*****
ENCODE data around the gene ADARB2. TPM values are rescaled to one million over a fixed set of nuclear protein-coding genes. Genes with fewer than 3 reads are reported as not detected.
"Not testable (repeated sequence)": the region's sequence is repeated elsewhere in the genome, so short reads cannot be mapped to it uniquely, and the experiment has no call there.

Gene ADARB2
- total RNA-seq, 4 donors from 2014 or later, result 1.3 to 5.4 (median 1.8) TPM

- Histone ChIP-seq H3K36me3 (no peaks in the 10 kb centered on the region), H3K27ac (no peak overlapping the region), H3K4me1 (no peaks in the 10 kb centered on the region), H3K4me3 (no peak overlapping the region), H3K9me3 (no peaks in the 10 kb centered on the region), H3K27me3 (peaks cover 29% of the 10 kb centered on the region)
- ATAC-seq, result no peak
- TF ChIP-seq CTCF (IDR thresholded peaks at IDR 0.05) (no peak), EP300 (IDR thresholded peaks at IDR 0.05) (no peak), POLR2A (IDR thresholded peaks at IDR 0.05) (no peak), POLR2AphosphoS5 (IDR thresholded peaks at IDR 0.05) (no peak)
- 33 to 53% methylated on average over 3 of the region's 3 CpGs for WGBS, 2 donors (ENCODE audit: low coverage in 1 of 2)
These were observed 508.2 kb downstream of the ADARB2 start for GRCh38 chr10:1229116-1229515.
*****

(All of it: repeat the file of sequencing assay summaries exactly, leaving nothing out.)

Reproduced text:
ENCODE data around the gene ADARB2. TPM values are rescaled to one million over a fixed set of nuclear protein-coding genes. Genes with fewer than 3 reads are reported as not detected.
"Not testable (repeated sequence)": the region's sequence is repeated elsewhere in the genome, so short reads cannot be mapped to it uniquely, and the experiment has no call there.

Gene ADARB2
- total RNA-seq, 4 donors from 2014 or later, result 1.3 to 5.4 (median 1.8) TPM

- Histone ChIP-seq H3K36me3 (no peaks in the 10 kb centered on the region), H3K27ac (no peak overlapping the region), H3K4me1 (no peaks in the 10 kb centered on the region), H3K4me3 (no peak overlapping the region), H3K9me3 (no peaks in the 10 kb centered on the region), H3K27me3 (peaks cover 29% of the 10 kb centered on the region)
- ATAC-seq, result no peak
- TF ChIP-seq CTCF (IDR thresholded peaks at IDR 0.05) (no peak), EP300 (IDR thresholded peaks at IDR 0.05) (no peak), POLR2A (IDR thresholded peaks at IDR 0.05) (no peak), POLR2AphosphoS5 (IDR thresholded peaks at IDR 0.05) (no peak)
- 33 to 53% methylated on average over 3 of the region's 3 CpGs for WGBS, 2 donors (ENCODE audit: low coverage in 1 of 2)
These were observed 508.2 kb downstream of the ADARB2 start for GRCh38 chr10:1229116-1229515.